Enshrining our right to a safe, clean environment
Published Tuesday, April 25, 2017 in the New Brunswick Telegraph Journal and the Fredericton Daily Gleaner.
We Canadians are privileged to live in a wealthy country where governments have the resources to provide free services like health care and education. Those free services are so deeply engrained into our national values that we’ve come to call them our ‘entitlements’.
But if we’re entitled to health care and education, shouldn’t we also be entitled to something even more fundamental to our wellbeing – a clean and safe environment?
A global trend
According to environmental lawyer and Simon Fraser University professor David Boyd, the constitutions of 96 nations today recognize that citizens have the right to live in a healthy environment. Included among those nations are Argentina, Brazil, France, Poland, Burundi, South Africa, Turkey, Iraq, Thailand and Russia.
The constitutions of another 50 nations acknowledge the importance of environmental protection.
Unfortunately, Canada is one of only 44 nations whose national constitutions make no mention of environmental protection, let alone citizen rights to a healthy environment. (Interestingly, Quebec’s Charter of Human Rights and Freedoms, adopted in 2006, does include the right to a healthy environment.)
Why environmental rights matter
Considered rationally, the right to a clean environment should be a no-brainer. After all, our other rights, freedoms and entitlements aren’t worth much if a sullied environment prevents us from enjoying them.
But according to David Boyd, countries that have enshrined the right to a clean environment into their constitutions have experienced benefits far beyond just healthier, happier citizens.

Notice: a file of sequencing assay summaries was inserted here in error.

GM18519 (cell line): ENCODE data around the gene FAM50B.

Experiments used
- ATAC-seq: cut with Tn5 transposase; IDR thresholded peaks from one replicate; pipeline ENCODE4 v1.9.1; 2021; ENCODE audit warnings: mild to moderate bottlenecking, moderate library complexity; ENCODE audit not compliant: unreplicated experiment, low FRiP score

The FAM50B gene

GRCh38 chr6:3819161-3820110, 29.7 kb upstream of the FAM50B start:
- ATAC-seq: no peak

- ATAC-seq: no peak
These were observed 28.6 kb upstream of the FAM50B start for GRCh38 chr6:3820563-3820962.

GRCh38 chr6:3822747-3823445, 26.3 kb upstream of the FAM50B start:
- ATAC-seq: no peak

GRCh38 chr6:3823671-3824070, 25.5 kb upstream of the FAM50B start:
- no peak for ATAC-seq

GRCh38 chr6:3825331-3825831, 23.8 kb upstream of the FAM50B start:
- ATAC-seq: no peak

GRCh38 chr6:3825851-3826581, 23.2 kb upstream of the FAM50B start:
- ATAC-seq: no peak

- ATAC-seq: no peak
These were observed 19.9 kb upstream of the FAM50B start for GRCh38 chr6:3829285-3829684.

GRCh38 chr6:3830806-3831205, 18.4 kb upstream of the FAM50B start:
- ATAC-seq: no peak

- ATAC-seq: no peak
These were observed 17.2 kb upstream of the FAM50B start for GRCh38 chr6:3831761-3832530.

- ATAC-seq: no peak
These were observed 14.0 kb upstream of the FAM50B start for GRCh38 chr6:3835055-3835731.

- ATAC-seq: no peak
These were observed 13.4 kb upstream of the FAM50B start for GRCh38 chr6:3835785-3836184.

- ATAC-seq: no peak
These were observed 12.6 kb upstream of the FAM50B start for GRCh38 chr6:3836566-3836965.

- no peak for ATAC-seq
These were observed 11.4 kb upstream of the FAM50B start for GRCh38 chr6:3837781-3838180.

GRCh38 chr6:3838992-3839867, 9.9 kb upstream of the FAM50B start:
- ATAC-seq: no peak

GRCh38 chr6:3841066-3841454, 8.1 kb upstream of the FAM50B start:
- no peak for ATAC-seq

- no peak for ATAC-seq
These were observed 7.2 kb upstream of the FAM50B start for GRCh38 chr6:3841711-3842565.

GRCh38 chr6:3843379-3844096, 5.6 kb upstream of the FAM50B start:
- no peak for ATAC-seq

For example, most countries with enshrined environmental rights have subsequently strengthened their environmental protection laws to encourage prevention rather than cure of environmental problems – a sure-fire money saving strategy. They have also improved the enforcement of existing environmental laws and regulations.
Armed with constitutional legitimacy, governments in countries with enshrined environmental rights are also more likely to have the political will to clean up pollution hot spots and put in place effective pollution regulations. They are more likely to protect biodiversity and preserve endangered ecosystems. They are more likely to set and achieve ambitious greenhouse gas emission reduction targets.
Most people would agree those are pretty desirable outcomes.
What’s happening in Canada
The campaign to enshrine environmental rights in Canada is being led by the Blue Dot Movement, named after the iconic Pale Blue Dot photo of Planet Earth taken by Voyager 1 in 1990. Blue Dot’s strategy has been to engage individual citizens, then communities, then (hopefully) provinces and the federal government.
Impressive progress has been made: over 100,000 Canadians from coast to coast to coast have joined since it was founded three years ago. Equally impressive, 150 communities from coast to coast to coast – including Beresford and Sackville here in NB – have passed declarations supporting the right of citizens to a healthy environment.
What to do
If you agree Canadians should be entitled to a clean and safe environment:
- Take the Blue Dot pledge (found here); invite family and friends to do the same.
- Since so much environmental progress can be made at the municipal level, why not ask your municipal leaders to commit to environmental rights? Blue Dot offers a downloadable toolkit with guidance and key messages, and can even provide a draft Municipal Declaration of Environmental Rights. Then speak to your MLA and MP.
- Invite other groups you belong to, such as workplace, faith community, service club or not-for-profit, to endorse the Earth Charter, a UN-sponsored global declaration. Hundreds of Canadian organizations already have, including the Université de Moncton, BC Teachers Union and United Church of Canada.
Saturday was Earth Day. In its afterglow, why not support the growing momentum for a Canadian Environmental Bill of Rights? It’s a critical entitlement for us all because, as the Lung Association says, ‘when you can’t breathe, nothing else matters’.